State Treasurer backs legislation that would give millions in NC free or discounted hospital care. It faces more review.  

State Treasurer backs legislation that would give millions in NC free or discounted hospital care. It faces more review.  

State Treasurer Dale Folwell explains the need for the medical debt relief legislation.

Millions of North Carolinians would be eligible for discounted or free hospital care, even after their insurance was billed, under proposed legislation debated this week.  

House Bill 1039 contains several key proposals:

  • People who earn up to 200% of the federal poverty level – this year, that’s $55,500 for a family of four – would receive free hospital care. 
  • People in households of four people with annual incomes between $55,500 and $166,500, or 600% of the federal poverty level, would be eligible for discounts.  
  • People in households of four people with annual incomes below $110,000, or 400% of the federal poverty level, would receive free hospital care after they’ve paid $2,300 in hospital bills in a year.  

More than six in 10 North Carolina residents were in households with incomes below 400% of the federal poverty level in 2019, according to the Kaiser Family Foundation.  

The bill, which state Treasurer Dale Folwell is backing, includes sections that mirror model legislation the National Consumer Law Center (NCLC) promotes. Folwell, a Republican, is a persistent critic of hospital billing policies. He has challenged hospitals on a lack of transparent pricing and has criticized tax-exempt hospitals for billing patients who qualify for charity care.  

In January, Folwell’s office reported that nonprofit hospitals reap much more in tax breaks than they offer in charity care. The NC Healthcare Association, which represents hospitals, criticized the report, saying in a statement soon after it was released that “nonprofit hospitals are proudly fulfilling their charity care and community benefit commitments to North Carolinians.” 

Unpaid medical debt ends up as red marks on credit reports, Folwell told members of the House Banking Committee this week. “The moral thing to do is to stop weaponizing people’s credit score based on a product they would rather not consume,” he said.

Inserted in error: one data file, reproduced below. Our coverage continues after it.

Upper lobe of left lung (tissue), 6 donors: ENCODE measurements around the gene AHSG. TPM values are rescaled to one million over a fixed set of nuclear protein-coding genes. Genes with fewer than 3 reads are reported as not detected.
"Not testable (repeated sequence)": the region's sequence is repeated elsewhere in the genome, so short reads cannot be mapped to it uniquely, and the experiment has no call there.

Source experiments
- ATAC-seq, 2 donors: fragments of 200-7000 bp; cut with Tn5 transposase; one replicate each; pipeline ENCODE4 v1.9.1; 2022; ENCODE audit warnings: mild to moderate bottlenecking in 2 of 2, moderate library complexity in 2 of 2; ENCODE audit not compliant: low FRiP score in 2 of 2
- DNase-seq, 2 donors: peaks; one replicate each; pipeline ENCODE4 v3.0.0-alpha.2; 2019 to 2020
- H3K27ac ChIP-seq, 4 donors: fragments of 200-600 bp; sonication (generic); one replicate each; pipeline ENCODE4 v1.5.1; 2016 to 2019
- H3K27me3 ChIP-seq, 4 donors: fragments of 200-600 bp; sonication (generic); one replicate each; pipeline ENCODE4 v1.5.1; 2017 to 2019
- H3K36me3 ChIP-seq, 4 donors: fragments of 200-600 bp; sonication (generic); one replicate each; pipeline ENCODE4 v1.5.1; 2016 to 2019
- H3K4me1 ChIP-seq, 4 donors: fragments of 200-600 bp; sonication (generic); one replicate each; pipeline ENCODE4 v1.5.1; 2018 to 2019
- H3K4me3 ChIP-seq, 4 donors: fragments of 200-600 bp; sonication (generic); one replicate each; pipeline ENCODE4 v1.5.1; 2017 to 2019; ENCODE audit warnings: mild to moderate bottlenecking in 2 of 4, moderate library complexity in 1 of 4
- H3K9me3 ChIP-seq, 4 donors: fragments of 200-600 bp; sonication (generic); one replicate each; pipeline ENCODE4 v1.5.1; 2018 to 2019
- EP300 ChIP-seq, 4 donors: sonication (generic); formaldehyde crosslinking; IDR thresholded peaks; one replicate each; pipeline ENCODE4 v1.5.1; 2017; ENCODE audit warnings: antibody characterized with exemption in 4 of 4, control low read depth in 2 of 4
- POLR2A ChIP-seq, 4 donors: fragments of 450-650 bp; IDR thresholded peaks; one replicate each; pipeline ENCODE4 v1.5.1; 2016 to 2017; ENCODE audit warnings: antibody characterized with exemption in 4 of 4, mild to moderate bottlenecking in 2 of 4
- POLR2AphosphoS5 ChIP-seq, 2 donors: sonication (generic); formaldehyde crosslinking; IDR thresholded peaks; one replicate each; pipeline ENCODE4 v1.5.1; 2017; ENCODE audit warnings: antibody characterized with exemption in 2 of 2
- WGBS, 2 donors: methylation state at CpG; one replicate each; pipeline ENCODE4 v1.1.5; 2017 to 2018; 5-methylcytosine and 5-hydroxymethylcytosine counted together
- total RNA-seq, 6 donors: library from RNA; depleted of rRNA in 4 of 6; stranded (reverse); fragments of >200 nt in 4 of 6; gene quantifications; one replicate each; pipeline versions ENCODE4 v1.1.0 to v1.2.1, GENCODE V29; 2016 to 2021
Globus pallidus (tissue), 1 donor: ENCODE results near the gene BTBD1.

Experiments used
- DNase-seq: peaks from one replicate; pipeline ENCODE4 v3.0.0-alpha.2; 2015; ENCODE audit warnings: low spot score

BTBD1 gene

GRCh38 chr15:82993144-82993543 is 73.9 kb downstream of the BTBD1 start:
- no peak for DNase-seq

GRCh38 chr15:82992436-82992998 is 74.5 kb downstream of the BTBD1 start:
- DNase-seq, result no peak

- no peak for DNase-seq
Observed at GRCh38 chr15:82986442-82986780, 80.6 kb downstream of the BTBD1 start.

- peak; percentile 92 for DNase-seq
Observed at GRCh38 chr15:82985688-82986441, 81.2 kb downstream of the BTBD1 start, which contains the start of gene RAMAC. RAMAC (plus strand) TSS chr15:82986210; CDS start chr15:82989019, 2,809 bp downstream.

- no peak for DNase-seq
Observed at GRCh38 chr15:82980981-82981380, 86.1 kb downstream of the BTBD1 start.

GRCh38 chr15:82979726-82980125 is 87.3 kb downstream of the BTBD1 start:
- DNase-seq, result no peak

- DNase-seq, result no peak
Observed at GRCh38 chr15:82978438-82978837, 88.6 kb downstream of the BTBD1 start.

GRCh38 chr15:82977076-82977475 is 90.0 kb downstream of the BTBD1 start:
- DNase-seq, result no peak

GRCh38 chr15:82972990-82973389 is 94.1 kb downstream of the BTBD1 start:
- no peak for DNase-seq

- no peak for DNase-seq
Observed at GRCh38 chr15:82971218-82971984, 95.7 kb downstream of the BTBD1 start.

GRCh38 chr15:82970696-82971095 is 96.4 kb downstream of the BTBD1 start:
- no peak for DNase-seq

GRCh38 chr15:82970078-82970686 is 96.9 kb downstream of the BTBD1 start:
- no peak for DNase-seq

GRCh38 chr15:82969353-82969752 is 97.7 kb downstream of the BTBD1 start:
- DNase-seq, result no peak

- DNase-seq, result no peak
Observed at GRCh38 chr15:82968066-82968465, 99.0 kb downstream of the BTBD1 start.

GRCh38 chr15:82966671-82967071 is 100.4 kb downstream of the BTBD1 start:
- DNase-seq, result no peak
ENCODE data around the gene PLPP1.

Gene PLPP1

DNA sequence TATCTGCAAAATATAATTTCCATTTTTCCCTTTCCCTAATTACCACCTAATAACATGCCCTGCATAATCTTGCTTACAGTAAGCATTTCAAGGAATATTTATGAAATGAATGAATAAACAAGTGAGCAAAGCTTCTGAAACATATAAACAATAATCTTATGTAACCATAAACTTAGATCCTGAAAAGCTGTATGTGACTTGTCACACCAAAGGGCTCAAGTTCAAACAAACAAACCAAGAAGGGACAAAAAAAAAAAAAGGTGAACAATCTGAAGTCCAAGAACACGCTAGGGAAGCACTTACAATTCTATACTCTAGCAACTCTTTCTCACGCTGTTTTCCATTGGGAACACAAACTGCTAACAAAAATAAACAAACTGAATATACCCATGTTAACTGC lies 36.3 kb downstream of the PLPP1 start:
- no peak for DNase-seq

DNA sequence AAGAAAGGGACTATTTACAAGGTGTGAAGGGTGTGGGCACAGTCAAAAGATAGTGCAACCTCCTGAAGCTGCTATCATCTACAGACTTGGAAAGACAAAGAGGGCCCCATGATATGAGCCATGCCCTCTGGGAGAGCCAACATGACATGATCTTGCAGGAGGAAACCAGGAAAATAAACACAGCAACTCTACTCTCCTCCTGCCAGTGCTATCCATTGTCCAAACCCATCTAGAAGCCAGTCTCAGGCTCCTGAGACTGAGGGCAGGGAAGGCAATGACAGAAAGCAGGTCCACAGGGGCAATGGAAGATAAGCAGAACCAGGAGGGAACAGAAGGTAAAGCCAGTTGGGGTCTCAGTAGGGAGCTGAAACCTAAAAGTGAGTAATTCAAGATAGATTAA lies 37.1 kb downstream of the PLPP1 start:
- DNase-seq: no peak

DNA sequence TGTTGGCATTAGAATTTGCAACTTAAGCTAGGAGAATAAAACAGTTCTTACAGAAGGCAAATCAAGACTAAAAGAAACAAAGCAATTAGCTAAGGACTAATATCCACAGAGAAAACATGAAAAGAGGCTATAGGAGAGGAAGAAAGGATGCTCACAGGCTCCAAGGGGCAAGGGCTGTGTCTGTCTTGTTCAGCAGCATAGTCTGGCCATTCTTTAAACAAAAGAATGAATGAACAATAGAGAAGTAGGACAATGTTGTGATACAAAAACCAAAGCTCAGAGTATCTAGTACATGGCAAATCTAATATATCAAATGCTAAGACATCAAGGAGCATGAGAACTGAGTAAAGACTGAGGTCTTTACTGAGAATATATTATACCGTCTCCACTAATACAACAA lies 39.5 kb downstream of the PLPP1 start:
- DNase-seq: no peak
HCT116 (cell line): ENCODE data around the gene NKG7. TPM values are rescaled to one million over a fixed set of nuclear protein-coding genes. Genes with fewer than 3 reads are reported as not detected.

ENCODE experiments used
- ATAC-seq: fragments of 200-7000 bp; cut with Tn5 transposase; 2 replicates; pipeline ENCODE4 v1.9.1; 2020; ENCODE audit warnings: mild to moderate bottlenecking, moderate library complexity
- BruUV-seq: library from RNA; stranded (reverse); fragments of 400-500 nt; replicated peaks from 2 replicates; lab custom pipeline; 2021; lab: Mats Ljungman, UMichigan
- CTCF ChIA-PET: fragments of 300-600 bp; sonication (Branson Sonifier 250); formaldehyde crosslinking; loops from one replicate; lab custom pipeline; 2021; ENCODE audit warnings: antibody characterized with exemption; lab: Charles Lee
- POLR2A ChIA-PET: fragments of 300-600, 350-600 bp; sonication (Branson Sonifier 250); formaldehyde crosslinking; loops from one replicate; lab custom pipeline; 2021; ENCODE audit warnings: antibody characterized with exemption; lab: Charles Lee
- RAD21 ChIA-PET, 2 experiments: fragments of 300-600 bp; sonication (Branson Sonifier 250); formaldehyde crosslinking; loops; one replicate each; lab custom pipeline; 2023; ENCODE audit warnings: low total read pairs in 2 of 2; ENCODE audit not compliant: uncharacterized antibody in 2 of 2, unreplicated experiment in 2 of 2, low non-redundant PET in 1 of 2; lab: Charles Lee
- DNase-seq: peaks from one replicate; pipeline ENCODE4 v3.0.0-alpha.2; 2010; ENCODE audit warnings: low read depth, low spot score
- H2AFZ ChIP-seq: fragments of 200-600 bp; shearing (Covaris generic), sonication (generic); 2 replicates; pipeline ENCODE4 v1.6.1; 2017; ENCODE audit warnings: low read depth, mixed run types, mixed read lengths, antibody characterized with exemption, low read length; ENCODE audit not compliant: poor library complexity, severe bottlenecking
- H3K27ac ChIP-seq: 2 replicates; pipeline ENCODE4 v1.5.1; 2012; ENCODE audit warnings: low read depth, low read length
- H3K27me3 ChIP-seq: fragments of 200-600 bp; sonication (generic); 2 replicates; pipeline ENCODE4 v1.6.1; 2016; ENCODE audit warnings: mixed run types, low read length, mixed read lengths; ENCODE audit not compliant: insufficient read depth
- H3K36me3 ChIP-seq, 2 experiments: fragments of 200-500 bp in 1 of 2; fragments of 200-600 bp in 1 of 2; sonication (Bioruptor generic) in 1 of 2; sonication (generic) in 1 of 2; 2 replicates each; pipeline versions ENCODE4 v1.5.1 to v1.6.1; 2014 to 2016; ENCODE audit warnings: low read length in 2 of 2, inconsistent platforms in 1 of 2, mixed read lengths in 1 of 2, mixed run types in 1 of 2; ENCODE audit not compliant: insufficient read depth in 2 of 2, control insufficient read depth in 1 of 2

An Urban Institute report shows that more than one in five people in North Carolina had past-due medical bills that had gone to collections, based on December 2020 data. That’s a higher percentage than the national average. Black residents are more likely to have medical debt than white residents, according to the report.  

“It’s really exciting that North Carolina has introduced this piece of legislation,” Jenifer Bosco, a staff attorney with the NCLC, said in an interview. “It could be so beneficial to patients in North Carolina who have low incomes or moderate incomes who are struggling with medical debt. Medical debt is such a pervasive problem.” 

An NCLC review of state’s financial assistance policies published in November 2021 found a dozen states with what it called “broad financial assistance rules” for non-profit and for-profit hospitals. Some states’ programs require free or discounted care only to uninsured or underinsured patients who meet income guidelines. Only Illinois offers discounts to patients with incomes up to 600% of the federal poverty level who are uninsured, according to the review.  

Bosco said there’s a correlation between less prevalent medical debt and strong hospital financial assistance policies. Medical debt is more pervasive in the southeastern United States, where for the most part, states have not expanded Medicaid to allow low-income adults to obtain health insurance.